The key to growth - be a bit less bad

Blog - less bad.png

I’m bad at a lot of things. 99.9% of things one could possibly be bad at.

I can’t sail a boat, I can’t throw left handed, I know nothing about quantum physics, I’m not a great cook, I can’t speak any other languages and I’m a truly awful singer. You get the idea - the list could go on for months.

But none of this really bothers me. I don’t define my sense of self-worth based on how good I am at karaoke. In fact, I’m pretty happy to laugh about it.

Conversely, I actually take pride in cooking a nice meal, however long it takes me, and regardless of whether or not it would be worthy of a Michelin star. The mere fact I’ve tried, and achieved something, is a source of both fulfilment and progress.


Obvious? Less so than you’d like to think.

This seems obvious, however it’s remarkable how quickly this sentiment disappears when we look inside organisations and into our working lives.

All of a sudden, the fact you don’t feel completely competent in any area does become an issue. You do let this affect your sense of self-worth, you do look for benchmarks, and you are absolutely not happy to laugh about it.

This idea is backed up by science. Harvard Professor of Adult Developmental Psychology, Bob Kegan, says that the biggest loss of value in organisations is people ‘playing around their backhand’.

That is, rather than accepting that we all have weaker areas (our backhand), and then trying to work on or develop them, instead we actively spend time and effort hiding these weaknesses.

We run around to play the shot on our forehand, force fitting a problem or scenario to our strengths – as if at work we have two jobs, our actual role, and making ourselves look good.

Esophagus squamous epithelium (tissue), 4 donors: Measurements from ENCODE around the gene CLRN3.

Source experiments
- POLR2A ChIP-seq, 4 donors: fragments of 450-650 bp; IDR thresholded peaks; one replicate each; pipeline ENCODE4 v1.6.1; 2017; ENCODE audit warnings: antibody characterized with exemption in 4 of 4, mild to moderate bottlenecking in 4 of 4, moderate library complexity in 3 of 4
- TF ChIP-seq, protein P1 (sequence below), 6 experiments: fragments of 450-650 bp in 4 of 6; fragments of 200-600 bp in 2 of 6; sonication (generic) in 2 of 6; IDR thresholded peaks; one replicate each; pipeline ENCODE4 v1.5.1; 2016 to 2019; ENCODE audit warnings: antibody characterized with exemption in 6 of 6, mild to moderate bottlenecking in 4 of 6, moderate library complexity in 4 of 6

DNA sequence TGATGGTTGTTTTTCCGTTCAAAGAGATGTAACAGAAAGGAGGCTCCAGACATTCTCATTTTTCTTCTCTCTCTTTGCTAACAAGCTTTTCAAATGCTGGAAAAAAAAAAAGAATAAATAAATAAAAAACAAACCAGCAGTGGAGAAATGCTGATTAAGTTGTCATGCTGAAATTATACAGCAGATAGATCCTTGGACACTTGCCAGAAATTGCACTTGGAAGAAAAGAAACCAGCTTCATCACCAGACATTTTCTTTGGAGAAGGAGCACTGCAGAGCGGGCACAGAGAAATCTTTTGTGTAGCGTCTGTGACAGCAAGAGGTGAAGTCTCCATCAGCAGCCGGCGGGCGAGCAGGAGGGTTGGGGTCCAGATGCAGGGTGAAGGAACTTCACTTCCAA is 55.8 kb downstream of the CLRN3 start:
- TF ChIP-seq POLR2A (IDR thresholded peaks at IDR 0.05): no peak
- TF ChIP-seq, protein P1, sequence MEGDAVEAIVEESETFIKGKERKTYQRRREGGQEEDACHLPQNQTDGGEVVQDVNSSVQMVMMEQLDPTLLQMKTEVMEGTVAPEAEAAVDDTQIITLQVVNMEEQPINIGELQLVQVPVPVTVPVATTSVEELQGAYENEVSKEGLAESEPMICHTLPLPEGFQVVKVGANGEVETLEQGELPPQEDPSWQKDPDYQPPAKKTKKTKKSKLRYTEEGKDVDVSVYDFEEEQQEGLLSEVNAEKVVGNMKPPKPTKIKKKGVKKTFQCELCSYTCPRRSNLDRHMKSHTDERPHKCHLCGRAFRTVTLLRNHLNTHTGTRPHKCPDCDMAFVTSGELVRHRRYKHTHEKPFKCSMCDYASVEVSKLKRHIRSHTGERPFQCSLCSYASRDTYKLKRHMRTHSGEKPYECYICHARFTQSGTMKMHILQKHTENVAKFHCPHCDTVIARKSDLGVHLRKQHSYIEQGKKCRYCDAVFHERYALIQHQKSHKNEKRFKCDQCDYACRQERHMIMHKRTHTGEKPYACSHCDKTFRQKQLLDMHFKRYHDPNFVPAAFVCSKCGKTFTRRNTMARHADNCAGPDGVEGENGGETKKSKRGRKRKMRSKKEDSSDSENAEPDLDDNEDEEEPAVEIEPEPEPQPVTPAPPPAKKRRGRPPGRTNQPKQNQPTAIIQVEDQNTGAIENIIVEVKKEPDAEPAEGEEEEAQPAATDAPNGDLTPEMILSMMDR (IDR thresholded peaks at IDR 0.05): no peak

If we take just a second to consider this, each of us can think of when this happens, normally as a result of our limiting beliefs – “I’m not a numbers person”, “I’m not ‘techy’”, “I can never sell my ideas to people”, “I can’t present to large groups of people.”

And therefore we do our very best not expose ourselves to these situations.

This is the very enemy of progress, of growth, of development.

In mindset terms, it’s also the epitome of a fixed mindset – my capabilities are fixed. “I am good at ‘x’ I am not good at ‘y’. And that’s not changing”.

You probably already recognise an area where this is true for you. And already that area seems like a mountain.  Growth then, can be intimidating.

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Success is not just the peak, it’s putting your boots on in the first place

In reality, of course, there is no peak to the mountain. No one moment when the clouds open, light floods through onto the glorious summit and we’re anointed a master of Excel.

So how then, should we define success? Well, in reality, success is the fact you put your walking boots on in the first place. The fact that you are less unprepared than you used to be.

But to truly accept this, and stand a chance of it actually sticking, we may well need to realise where we self-sabotage.